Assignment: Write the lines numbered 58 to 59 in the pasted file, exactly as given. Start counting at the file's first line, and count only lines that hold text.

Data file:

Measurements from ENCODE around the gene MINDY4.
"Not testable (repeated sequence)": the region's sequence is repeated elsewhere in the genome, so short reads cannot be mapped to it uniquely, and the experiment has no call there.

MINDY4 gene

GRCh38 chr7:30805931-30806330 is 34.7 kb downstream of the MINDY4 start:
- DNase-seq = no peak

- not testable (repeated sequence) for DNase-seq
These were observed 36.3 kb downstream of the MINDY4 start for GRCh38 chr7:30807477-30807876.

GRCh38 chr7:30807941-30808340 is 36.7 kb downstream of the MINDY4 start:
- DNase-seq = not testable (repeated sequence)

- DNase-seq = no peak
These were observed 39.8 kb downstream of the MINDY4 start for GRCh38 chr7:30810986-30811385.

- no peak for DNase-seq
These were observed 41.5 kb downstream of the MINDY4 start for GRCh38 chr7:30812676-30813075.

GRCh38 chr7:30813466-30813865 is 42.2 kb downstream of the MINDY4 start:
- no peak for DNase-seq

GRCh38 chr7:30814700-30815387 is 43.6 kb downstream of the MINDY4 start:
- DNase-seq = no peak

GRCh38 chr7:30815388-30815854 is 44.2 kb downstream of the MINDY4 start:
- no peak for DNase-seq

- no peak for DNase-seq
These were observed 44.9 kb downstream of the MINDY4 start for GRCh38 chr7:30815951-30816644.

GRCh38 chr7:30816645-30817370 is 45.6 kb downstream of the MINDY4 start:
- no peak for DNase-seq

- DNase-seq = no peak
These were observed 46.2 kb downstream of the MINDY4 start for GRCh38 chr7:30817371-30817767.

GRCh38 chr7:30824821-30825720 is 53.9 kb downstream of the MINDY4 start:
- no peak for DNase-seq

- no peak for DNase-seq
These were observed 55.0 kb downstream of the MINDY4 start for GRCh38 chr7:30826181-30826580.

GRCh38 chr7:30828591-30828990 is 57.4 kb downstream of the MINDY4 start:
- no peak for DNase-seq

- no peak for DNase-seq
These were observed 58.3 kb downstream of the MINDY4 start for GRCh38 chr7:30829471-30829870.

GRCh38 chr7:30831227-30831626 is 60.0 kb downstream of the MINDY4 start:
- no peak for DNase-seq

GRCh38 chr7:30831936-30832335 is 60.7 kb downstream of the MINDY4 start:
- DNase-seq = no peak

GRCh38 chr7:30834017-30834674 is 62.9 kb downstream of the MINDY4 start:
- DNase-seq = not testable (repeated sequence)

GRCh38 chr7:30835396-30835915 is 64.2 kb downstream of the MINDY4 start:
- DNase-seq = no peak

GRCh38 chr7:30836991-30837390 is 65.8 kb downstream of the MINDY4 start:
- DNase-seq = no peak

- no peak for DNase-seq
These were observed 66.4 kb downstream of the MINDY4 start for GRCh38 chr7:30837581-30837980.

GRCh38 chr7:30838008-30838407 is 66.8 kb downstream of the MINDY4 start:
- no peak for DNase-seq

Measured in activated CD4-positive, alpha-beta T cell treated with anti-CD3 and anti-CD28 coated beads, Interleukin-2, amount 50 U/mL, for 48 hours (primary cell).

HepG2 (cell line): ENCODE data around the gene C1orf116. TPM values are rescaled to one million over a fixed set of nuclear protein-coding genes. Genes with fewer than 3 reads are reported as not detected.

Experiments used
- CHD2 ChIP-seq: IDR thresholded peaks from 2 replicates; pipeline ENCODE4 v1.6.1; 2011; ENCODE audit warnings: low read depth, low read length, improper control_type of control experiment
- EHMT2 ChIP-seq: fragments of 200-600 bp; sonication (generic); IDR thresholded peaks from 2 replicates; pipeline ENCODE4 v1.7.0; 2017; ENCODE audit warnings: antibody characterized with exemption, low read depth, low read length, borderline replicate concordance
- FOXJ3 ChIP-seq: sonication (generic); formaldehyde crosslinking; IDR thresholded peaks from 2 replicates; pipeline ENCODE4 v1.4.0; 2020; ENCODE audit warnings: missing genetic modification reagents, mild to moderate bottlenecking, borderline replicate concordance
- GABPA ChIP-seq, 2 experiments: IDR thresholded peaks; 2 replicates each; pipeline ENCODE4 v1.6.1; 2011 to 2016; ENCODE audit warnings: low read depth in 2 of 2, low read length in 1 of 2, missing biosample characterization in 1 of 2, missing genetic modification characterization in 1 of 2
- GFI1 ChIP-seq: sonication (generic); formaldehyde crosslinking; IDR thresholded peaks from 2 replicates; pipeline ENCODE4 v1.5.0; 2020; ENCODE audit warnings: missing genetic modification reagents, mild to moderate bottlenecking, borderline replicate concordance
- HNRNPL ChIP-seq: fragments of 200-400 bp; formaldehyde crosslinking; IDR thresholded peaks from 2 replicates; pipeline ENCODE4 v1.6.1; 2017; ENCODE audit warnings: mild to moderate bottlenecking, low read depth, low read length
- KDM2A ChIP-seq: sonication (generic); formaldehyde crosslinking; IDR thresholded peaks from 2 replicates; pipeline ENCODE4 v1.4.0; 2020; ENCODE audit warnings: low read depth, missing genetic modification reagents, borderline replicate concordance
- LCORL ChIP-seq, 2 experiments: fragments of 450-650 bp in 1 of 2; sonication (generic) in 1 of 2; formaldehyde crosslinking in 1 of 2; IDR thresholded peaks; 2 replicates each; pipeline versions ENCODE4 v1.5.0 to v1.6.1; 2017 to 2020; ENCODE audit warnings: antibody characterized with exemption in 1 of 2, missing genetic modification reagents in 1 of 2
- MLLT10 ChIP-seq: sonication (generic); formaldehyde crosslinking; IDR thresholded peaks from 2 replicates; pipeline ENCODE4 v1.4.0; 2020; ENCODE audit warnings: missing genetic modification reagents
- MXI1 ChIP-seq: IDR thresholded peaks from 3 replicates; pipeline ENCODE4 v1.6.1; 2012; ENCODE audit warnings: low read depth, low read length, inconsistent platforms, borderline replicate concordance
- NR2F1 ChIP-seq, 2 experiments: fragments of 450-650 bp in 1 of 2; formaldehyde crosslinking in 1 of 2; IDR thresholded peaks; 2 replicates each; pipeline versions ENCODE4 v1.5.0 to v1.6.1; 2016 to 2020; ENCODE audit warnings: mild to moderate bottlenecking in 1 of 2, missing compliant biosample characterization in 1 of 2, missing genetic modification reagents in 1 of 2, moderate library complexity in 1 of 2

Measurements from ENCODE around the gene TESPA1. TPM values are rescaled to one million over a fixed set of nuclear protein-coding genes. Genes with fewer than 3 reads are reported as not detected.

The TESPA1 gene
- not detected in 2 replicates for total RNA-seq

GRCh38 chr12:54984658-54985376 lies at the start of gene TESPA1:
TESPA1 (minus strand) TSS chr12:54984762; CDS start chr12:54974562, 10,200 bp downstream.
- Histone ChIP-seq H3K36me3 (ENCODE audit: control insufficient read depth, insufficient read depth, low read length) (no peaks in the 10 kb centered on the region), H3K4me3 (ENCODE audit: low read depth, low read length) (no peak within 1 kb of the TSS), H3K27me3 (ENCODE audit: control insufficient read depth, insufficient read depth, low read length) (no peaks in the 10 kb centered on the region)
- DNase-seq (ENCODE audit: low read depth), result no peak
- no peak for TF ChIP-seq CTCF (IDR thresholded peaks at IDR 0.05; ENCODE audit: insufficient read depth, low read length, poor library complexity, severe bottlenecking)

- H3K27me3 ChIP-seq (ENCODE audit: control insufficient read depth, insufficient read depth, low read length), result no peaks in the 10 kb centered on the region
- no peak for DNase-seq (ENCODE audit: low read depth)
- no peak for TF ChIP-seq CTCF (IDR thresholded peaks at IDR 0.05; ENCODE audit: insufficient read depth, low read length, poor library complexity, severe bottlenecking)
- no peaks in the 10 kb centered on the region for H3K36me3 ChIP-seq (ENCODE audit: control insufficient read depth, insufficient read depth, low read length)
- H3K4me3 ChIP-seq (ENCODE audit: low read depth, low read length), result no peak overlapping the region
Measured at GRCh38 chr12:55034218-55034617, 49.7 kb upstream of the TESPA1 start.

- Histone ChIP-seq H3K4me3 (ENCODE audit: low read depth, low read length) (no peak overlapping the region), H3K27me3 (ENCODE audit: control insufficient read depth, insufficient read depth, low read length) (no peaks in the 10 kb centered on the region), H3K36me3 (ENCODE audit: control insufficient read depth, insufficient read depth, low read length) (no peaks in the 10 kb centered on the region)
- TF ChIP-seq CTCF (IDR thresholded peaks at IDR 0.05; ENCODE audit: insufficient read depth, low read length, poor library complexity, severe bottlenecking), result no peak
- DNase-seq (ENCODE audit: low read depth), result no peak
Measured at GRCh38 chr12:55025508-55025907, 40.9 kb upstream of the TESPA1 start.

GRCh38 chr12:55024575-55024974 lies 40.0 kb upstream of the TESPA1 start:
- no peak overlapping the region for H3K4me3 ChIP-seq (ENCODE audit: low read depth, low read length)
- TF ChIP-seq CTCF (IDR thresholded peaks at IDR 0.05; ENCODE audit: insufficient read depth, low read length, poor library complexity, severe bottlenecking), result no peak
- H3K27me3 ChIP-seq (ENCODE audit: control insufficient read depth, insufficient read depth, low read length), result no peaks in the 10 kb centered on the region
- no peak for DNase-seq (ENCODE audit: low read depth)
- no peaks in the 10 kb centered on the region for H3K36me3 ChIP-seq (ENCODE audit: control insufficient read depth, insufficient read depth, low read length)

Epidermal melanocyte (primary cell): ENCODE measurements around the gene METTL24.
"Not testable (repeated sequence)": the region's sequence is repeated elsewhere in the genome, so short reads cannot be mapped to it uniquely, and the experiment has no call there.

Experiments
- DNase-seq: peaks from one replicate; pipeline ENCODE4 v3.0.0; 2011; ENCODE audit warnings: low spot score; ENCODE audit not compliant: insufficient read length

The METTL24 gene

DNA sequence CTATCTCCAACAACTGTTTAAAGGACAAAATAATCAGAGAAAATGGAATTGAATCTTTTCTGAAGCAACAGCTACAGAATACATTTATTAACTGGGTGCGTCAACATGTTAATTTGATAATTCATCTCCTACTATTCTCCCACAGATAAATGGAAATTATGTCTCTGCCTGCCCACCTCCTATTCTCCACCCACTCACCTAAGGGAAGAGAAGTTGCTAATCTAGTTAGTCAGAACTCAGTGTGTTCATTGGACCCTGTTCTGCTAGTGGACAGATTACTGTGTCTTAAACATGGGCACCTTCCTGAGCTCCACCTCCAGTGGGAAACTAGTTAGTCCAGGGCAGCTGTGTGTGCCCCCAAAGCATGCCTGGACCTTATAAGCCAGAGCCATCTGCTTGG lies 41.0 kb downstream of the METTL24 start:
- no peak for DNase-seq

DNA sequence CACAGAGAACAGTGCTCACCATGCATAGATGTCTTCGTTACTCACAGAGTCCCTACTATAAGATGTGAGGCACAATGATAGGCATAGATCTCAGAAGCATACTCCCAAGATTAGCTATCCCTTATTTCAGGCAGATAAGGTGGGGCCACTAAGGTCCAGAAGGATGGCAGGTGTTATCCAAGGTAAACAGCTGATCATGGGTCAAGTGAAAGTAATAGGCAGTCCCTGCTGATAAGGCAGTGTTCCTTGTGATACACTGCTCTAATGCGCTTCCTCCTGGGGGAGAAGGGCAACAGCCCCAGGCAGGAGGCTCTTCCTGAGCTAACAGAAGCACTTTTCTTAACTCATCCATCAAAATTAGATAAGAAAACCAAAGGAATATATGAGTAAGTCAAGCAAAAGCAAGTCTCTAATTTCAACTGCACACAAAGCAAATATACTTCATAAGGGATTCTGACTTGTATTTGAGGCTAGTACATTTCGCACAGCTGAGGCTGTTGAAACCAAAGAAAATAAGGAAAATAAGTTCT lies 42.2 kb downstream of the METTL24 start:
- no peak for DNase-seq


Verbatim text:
- LCORL ChIP-seq, 2 experiments: fragments of 450-650 bp in 1 of 2; sonication (generic) in 1 of 2; formaldehyde crosslinking in 1 of 2; IDR thresholded peaks; 2 replicates each; pipeline versions ENCODE4 v1.5.0 to v1.6.1; 2017 to 2020; ENCODE audit warnings: antibody characterized with exemption in 1 of 2, missing genetic modification reagents in 1 of 2
- MLLT10 ChIP-seq: sonication (generic); formaldehyde crosslinking; IDR thresholded peaks from 2 replicates; pipeline ENCODE4 v1.4.0; 2020; ENCODE audit warnings: missing genetic modification reagents